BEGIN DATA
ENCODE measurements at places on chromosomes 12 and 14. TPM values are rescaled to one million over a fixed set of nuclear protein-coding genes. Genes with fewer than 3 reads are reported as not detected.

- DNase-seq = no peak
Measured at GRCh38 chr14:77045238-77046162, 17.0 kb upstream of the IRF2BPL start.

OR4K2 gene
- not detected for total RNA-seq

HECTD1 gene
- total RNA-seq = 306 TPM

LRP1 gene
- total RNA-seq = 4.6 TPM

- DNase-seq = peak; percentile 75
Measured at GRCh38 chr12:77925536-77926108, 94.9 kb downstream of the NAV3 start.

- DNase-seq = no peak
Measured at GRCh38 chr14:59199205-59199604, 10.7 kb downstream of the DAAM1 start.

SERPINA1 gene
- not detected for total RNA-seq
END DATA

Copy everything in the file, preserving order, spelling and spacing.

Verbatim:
ENCODE measurements at places on chromosomes 12 and 14. TPM values are rescaled to one million over a fixed set of nuclear protein-coding genes. Genes with fewer than 3 reads are reported as not detected.

- DNase-seq = no peak
Measured at GRCh38 chr14:77045238-77046162, 17.0 kb upstream of the IRF2BPL start.

OR4K2 gene
- not detected for total RNA-seq

HECTD1 gene
- total RNA-seq = 306 TPM

LRP1 gene
- total RNA-seq = 4.6 TPM

- DNase-seq = peak; percentile 75
Measured at GRCh38 chr12:77925536-77926108, 94.9 kb downstream of the NAV3 start.

- DNase-seq = no peak
Measured at GRCh38 chr14:59199205-59199604, 10.7 kb downstream of the DAAM1 start.

SERPINA1 gene
- not detected for total RNA-seq